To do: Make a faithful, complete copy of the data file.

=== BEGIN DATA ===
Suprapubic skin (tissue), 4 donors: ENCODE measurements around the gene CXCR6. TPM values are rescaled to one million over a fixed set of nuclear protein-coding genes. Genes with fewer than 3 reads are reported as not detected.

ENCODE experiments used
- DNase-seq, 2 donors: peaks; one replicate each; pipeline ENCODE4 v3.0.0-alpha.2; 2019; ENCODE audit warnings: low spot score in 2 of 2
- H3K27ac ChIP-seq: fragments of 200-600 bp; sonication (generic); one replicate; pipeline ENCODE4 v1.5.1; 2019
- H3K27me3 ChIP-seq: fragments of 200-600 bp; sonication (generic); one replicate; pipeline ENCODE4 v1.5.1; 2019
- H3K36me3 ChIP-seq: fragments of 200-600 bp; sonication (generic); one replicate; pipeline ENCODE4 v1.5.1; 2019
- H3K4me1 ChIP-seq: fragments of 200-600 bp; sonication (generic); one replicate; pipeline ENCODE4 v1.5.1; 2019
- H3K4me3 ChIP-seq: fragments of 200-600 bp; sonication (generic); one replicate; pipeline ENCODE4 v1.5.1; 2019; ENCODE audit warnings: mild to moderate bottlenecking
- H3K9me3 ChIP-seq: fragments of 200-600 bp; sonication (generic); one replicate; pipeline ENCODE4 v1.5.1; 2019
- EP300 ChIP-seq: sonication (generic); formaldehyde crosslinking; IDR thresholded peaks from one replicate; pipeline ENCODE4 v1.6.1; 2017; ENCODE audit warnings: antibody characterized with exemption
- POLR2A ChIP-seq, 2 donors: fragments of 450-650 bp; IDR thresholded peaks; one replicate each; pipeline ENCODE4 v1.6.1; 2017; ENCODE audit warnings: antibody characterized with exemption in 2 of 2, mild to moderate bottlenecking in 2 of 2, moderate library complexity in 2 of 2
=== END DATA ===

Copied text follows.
Suprapubic skin (tissue), 4 donors: ENCODE measurements around the gene CXCR6. TPM values are rescaled to one million over a fixed set of nuclear protein-coding genes. Genes with fewer than 3 reads are reported as not detected.

ENCODE experiments used
- DNase-seq, 2 donors: peaks; one replicate each; pipeline ENCODE4 v3.0.0-alpha.2; 2019; ENCODE audit warnings: low spot score in 2 of 2
- H3K27ac ChIP-seq: fragments of 200-600 bp; sonication (generic); one replicate; pipeline ENCODE4 v1.5.1; 2019
- H3K27me3 ChIP-seq: fragments of 200-600 bp; sonication (generic); one replicate; pipeline ENCODE4 v1.5.1; 2019
- H3K36me3 ChIP-seq: fragments of 200-600 bp; sonication (generic); one replicate; pipeline ENCODE4 v1.5.1; 2019
- H3K4me1 ChIP-seq: fragments of 200-600 bp; sonication (generic); one replicate; pipeline ENCODE4 v1.5.1; 2019
- H3K4me3 ChIP-seq: fragments of 200-600 bp; sonication (generic); one replicate; pipeline ENCODE4 v1.5.1; 2019; ENCODE audit warnings: mild to moderate bottlenecking
- H3K9me3 ChIP-seq: fragments of 200-600 bp; sonication (generic); one replicate; pipeline ENCODE4 v1.5.1; 2019
- EP300 ChIP-seq: sonication (generic); formaldehyde crosslinking; IDR thresholded peaks from one replicate; pipeline ENCODE4 v1.6.1; 2017; ENCODE audit warnings: antibody characterized with exemption
- POLR2A ChIP-seq, 2 donors: fragments of 450-650 bp; IDR thresholded peaks; one replicate each; pipeline ENCODE4 v1.6.1; 2017; ENCODE audit warnings: antibody characterized with exemption in 2 of 2, mild to moderate bottlenecking in 2 of 2, moderate library complexity in 2 of 2